A smart, artsy teen client once described her math homework as “more flowers than numbers.” Such moments in therapy visits abound, arresting in their unexpected turns of phrase, their poetry.

Poetry has been on my mind because my writing adviser from grad school just retired. (I have two degrees; writing came first.) She was a magnificent teacher in many respects, most notably for me this one: she never, ever imposed her aesthetic values on her students, but instead had the insight to see what each and every poem was trying to become, and how to help it along.

As someone with pronounced aesthetic preferences, her gift was like the higher math to my clumsy arithmetic. I’ve known for years that I could never be a teacher, in part for that reason. But I had the gratifying realization recently that I get to live by her example in my work as a therapist.

Progress notes are more numbers than flowers, and the bane of my existence, but therapy appointments are veritable gardens of perennials, annuals, and ectoplasmic chalk drawings that brighten my path and sweeten the air I breathe. I’m grateful to my clients for sharing them. I’m grateful to you for reading.


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Because here’s the thing–after 2019, I hated any gift I’d ever shown for eloquence. For a time, I consciously tried to strip my speech of grace and flourishes, saying as little as possible in conversation and using the plainest words I could find. The fall prior, 2018, I had counted the poems I’d written, a solid decade of effort, and realized I had enough for a slim book. I was thrilled. The act of writing had long given me a natural high, a kind of spiritual orgasmic state of energy and bliss that, to paraphrase Bjork, almost never let me down. When writing went well, words seemed to solve the very mysteries of life. Then, my brain went haywire and life fell apart. In the midst of agonies I don’t know how to describe, I wrote a hallucinatory email message that–because of the power of my words, still available to me as other faculties foundered–sounded purposeful and intended. The months that followed were months of shame and grief. My parents, recipients of said message, perceived immediately that something was wrong and never once reproached me, though from March to September, I had no explanation. I don’t know how I could have survived it if I’d hurt them. It took me a while to feel deserving of such unconditional love, and it’s taken me even longer to dare to care about my writing again. I feel similar transport doing therapy, and that’s such a steady supply of joy, I’ve barely missed the other source. But I took my manuscript out today, because a friend expressed interest, and remembered a comment once made to me: “Your poems make me want to kiss someone.” I can’t think of a better, more sustaining compliment.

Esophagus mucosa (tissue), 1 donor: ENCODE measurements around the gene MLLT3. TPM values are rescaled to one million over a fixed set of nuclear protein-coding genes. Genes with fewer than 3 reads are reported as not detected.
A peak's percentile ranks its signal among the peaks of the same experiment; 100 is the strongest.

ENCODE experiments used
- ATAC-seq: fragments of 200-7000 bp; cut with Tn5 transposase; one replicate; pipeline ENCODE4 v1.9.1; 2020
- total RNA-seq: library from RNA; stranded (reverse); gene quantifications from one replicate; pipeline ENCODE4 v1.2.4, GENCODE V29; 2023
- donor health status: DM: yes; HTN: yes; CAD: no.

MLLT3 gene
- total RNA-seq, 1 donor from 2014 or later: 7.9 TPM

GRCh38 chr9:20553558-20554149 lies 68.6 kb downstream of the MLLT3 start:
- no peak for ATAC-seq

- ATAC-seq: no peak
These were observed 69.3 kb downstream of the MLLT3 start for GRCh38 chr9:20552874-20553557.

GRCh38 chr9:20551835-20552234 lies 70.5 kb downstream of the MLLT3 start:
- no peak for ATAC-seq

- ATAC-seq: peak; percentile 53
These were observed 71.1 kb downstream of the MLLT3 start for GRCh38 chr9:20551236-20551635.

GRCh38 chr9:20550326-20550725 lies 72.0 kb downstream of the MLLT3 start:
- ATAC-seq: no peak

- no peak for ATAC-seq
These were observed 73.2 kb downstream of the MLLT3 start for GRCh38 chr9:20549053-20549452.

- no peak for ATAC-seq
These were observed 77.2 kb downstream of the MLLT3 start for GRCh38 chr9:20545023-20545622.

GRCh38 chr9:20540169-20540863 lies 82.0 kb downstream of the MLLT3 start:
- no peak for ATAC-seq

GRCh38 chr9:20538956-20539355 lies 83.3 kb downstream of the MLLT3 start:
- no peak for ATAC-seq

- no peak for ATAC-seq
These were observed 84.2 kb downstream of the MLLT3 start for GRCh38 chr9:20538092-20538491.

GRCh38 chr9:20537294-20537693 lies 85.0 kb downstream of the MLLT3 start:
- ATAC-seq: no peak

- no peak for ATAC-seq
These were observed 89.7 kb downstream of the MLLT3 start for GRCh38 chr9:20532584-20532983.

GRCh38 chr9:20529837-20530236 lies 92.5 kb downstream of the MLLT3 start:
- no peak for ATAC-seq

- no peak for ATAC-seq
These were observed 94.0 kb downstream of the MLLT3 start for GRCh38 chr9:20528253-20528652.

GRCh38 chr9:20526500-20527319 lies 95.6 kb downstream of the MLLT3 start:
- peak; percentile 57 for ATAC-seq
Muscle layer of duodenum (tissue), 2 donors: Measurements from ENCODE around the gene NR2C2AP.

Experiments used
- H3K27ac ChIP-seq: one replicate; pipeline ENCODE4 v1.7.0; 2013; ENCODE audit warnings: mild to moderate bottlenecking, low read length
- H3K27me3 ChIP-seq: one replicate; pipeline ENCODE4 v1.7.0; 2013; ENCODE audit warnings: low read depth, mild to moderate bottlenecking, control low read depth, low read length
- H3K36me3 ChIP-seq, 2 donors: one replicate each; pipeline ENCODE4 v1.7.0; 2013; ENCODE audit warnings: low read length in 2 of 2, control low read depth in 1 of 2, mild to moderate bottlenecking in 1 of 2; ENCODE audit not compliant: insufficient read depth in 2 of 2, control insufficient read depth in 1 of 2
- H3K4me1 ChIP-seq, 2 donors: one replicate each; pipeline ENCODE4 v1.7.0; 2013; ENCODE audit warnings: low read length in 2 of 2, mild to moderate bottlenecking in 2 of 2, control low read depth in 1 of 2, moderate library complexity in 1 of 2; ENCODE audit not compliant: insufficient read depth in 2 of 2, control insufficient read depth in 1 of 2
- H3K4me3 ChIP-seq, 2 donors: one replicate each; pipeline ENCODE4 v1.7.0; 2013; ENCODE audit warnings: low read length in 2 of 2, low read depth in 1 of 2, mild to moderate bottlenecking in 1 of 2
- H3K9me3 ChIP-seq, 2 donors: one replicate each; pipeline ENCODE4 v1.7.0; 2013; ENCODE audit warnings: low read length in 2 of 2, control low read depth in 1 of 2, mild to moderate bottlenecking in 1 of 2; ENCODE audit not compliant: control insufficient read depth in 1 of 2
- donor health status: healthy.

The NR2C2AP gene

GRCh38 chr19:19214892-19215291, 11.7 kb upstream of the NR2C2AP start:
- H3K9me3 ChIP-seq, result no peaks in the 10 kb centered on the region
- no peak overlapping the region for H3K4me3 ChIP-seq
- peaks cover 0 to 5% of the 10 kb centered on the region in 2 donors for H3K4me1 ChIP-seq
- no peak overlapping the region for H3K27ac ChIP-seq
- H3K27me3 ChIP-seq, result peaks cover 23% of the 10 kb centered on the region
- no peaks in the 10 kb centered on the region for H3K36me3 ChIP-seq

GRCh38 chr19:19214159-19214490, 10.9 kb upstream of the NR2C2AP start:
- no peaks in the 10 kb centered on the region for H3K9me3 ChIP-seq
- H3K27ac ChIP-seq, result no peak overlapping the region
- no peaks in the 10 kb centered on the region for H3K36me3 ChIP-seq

Text and image copyrights held by me. My posts have gotten shorter as I deal with other things. As ever, I’m grateful for your reading. If you enjoyed this piece, please consider sharing it with anyone you feel might like it, too.